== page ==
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Management of Ebola funds – Health Ministry, NERC, others implicated

Management of Ebola funds – Health Ministry, NERC, others implicated

The Chairman Public Accounts Committee (PAC), Hon. Chernor R.M. Bah, last Thursday laid in Parliament Audit Service Sierra Leone’s (ASSL) report on the Audit of Management of Ebola Funds by the National Ebola Respond Centre (NERC) from November 2014 to April 2015.

In her remarks, the Auditor General, Lara Taylor-Pearce, said it was with pleasure that she presented her second report on the Management of Ebola Funds for the period under review.

She conceded that she was encouraged by the significant improvement in the overall audit outcomes compared to her previous reports.

The Auditor General attributed the improvements to strong drivers of internal control being supported by commendable leadership and governance structures during the period under review, adding that the day-to-day internal control disciplines were enhanced and monitored by the Fiduciary Agent employed by the Government of Sierra Leone.

In its summary findings, the report highlighted that majority of the comments and recommendations made by the Public Accounts Committee (PAC) on the previous Ebola report have not been implemented by the concerned institutions or officers.

The report sighted the recommendation made that Mr. Charles Mambu repays the loan of Le160.9 million within a month after the adoption of the Audit Report, but there was no evidence to indicate that this was done.

The previous report also stated that the PAC urged NERC and the Ministry of Health and Sanitation (MoHS) to fast-track all outstanding payments to suppliers after the adoption of its report, but the new report states that it is far from being completed.

The report furthered that it was recommended that the National Revenue Authority (NRA) performs its mandate and ensure the collection of all outstanding taxes withheld or supposed to have been withheld, but noted that ASSL has not been provided with any evidence to indicate that such outstanding taxes have been recovered.

The report observed many lapses in the way and manner fixed assets were managed and controlled by both NERC and MoHS as the former did not ensure that majority of its vehicles and motorbikes were registered, licensed and insured.

he report also observed that NERC had no policy in place for the management and use of its fixed assets as assets register presented by NERC did not cover furniture and fittings, computers and other equipment that was bought by or donated by international partners for its operations.

The report pointed out that vehicles and motorbikes that were controlled by NERC were not available for physical verification.

It furthered that the MoHS did not provide the audit team with a list of vehicles, ambulances and motorcycles that were transferred to NERC and other Ebola-related institutions.

The audit team was also unable to see a structure plan or basis upon which those assets were distributed by the Health Ministry, while it also revealed that processes of some procurement actions were not open, competitive and transparent control measures that were supposed to be instituted when procurements were made in an emergency situation were completely ignored.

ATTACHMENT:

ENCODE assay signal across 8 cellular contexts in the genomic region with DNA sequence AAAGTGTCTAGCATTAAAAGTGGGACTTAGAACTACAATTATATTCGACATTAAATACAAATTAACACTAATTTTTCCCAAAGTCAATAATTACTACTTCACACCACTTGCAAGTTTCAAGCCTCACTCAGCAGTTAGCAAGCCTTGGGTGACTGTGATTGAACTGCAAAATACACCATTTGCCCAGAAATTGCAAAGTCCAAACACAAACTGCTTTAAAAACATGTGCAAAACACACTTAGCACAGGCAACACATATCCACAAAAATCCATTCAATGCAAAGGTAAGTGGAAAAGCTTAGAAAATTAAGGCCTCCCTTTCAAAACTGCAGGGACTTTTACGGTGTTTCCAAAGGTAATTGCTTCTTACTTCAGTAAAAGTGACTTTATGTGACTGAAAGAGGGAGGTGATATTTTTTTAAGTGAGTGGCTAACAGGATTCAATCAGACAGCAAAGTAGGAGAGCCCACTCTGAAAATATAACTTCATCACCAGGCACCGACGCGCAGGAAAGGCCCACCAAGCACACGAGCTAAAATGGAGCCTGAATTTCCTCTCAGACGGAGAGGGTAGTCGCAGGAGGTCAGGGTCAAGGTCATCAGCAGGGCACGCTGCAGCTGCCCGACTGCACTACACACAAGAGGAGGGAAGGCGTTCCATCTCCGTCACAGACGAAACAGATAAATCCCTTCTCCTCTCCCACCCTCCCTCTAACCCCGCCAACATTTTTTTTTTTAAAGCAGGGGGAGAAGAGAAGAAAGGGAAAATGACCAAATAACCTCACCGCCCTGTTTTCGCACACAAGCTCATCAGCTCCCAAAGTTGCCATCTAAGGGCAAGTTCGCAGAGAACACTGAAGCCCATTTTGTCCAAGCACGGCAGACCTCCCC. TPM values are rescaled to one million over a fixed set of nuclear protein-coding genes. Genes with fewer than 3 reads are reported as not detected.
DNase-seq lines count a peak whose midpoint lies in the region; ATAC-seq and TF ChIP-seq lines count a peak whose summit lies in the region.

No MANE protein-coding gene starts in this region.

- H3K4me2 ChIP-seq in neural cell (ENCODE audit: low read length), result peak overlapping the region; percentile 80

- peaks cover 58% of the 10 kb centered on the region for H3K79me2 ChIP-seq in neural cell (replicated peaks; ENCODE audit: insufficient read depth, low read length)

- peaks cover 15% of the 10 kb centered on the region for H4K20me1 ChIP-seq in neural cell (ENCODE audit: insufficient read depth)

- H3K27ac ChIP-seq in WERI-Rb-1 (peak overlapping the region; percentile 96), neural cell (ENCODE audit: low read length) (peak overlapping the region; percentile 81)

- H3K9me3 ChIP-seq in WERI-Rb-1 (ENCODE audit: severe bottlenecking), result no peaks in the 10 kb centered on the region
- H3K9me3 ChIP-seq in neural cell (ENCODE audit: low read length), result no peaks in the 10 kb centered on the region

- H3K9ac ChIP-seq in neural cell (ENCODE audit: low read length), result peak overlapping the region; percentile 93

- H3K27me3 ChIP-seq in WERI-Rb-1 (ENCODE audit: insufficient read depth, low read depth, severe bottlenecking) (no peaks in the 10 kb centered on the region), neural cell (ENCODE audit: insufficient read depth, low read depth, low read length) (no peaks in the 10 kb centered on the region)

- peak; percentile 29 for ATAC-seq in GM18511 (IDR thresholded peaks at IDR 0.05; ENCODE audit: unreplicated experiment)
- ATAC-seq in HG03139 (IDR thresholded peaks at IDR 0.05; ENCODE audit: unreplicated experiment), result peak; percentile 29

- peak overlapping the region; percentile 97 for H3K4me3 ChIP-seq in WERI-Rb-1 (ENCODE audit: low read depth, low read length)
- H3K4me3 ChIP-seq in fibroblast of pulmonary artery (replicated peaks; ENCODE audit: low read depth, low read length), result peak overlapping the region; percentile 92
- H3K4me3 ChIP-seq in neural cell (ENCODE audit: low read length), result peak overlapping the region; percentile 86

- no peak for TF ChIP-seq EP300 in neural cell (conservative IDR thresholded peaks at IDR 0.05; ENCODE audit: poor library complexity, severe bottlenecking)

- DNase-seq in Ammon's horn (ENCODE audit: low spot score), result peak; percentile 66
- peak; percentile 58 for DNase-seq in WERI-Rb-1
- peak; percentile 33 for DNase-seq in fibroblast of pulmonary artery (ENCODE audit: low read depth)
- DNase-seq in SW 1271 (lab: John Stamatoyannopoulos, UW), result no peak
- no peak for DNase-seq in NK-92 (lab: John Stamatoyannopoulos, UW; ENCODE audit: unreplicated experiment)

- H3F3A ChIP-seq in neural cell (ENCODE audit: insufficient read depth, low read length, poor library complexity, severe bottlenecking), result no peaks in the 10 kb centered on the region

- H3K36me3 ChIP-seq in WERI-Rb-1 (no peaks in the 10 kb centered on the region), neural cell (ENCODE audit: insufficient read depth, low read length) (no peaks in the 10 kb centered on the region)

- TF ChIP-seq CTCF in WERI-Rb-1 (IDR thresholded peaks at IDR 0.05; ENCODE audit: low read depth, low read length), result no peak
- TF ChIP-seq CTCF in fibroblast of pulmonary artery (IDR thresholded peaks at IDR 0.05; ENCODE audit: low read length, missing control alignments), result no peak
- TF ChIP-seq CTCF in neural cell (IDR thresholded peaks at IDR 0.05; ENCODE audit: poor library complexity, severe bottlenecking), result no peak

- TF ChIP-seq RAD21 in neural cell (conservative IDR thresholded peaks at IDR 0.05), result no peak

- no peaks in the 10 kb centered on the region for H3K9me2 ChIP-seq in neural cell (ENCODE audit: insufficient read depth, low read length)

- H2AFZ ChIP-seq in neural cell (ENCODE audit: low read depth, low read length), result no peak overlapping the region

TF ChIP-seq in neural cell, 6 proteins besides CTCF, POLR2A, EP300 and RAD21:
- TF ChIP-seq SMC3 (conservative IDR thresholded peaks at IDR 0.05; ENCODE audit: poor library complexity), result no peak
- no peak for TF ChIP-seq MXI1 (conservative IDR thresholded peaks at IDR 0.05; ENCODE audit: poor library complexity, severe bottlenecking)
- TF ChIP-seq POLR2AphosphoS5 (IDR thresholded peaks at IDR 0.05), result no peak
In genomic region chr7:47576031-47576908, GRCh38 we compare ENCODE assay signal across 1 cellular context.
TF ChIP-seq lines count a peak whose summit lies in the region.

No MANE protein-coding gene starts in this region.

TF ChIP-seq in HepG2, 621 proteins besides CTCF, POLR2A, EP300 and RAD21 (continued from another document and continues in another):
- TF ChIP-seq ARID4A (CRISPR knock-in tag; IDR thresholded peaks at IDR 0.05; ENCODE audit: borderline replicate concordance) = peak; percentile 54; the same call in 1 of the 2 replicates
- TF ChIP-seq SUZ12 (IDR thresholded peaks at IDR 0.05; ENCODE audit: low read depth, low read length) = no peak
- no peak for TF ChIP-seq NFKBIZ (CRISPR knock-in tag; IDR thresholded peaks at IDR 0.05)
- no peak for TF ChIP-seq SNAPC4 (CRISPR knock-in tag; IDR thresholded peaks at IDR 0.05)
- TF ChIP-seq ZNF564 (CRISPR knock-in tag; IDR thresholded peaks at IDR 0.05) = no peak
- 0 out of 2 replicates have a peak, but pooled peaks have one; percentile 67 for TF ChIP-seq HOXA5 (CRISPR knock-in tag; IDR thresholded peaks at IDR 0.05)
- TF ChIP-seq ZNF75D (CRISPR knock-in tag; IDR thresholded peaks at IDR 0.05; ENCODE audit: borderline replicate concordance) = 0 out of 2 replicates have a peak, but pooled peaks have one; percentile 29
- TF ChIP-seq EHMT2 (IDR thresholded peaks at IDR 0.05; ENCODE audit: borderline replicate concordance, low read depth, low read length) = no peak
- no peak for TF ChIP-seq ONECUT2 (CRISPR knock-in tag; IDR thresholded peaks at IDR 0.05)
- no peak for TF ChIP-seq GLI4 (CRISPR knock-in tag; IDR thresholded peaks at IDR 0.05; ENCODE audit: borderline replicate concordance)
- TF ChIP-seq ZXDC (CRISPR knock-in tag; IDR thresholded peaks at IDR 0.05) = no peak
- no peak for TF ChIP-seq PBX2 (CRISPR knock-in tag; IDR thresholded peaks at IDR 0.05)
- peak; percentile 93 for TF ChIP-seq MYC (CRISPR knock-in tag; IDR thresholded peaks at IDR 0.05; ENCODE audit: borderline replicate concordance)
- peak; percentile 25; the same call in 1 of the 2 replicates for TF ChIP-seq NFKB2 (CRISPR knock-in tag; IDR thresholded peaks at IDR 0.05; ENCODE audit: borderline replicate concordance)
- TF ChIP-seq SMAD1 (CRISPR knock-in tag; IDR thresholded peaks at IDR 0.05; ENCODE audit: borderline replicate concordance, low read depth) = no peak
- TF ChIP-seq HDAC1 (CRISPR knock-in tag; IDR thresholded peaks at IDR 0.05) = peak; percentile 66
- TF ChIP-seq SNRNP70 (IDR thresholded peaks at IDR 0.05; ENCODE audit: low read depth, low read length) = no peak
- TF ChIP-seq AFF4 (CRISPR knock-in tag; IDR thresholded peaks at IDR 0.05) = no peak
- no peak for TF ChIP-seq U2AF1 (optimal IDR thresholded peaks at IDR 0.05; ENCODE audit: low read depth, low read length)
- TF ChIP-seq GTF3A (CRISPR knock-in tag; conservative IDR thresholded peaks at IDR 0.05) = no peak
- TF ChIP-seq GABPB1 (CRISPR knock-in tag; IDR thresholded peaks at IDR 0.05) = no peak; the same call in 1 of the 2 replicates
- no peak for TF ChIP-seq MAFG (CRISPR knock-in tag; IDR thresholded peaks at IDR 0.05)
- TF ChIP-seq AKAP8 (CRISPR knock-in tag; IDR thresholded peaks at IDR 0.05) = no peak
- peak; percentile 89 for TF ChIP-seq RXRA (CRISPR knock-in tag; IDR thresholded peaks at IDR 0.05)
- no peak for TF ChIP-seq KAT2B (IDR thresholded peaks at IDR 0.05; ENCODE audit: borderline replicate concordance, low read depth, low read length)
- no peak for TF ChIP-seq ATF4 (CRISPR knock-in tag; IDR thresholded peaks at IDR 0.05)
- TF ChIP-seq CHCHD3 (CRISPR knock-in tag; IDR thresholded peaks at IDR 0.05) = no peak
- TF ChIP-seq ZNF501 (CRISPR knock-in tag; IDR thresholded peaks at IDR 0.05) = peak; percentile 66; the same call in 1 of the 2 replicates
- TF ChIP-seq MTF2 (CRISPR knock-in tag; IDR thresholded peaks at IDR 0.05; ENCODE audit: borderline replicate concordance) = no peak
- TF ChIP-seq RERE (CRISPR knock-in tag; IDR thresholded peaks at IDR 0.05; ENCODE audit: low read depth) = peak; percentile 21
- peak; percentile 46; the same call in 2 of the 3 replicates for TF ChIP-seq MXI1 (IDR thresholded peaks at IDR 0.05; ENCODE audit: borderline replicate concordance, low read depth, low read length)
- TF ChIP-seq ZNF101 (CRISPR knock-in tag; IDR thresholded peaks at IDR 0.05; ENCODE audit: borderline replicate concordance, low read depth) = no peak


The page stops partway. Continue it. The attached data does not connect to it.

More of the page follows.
The report pointed out that certain bids were neither evaluated nor the evidence of procurement committee minute to justify the selection of contractors.

It also disclosed that payment of Le840 million to Mac Med Investment on 21st November, 2014 for the supply of discharge package to survivors in the region was in excess of Le80 million, noting that the withholding tax of Le40 million was added to the contractor’s total cost of Le800 million instead of it being deducted at source from the actual cost.

The audited report indicated that the Le500 million was paid to Catherine Catering Services for the supply of food to specific Ebola centres in Bombali District even though the fiduciary agent that was responsible for certifying payments could not rely on the payment request made by the contractor.

MoHS, the report went on, did not ensure that adequate funds were available within its coffers prior to initiating procurement proceedings hence the Ministry is still owing some contractors US$488.28 million and Le887,123,914 for goods and services and works projects which have been delivered and completed to specifications as there is no evidence that the MOHS is dissatisfied with the delivery.

Retirement details in respect of funds were not always adequate as details in respect of funds given to some Government and Non-Governmental Institutions valued at US$145,000 and Le7,542,607,075 respectively were not made available to justify the utilisation of those funds.

Also, payment amounting to Le2,120,471,750 was made from the Ebola Response Account for food items without adequate documentary evidence such as receipts, distribution lists and delivery notes.

Withholding taxes which amounted to Le67,187,725 in respect of payment made for goods, services and accommodation, were neither deducted nor paid to NRA.

Monthly progress reports as dictated by the employment contract agreement were not done by the consultant during the audit period.

Le7,767,185,043 which has been unclaimed that is held in the wallet of the mobile commerce partner (MCP) for period up to April 2015, has still not been returned to the emergency response account. More on the report in a subsequent edition.

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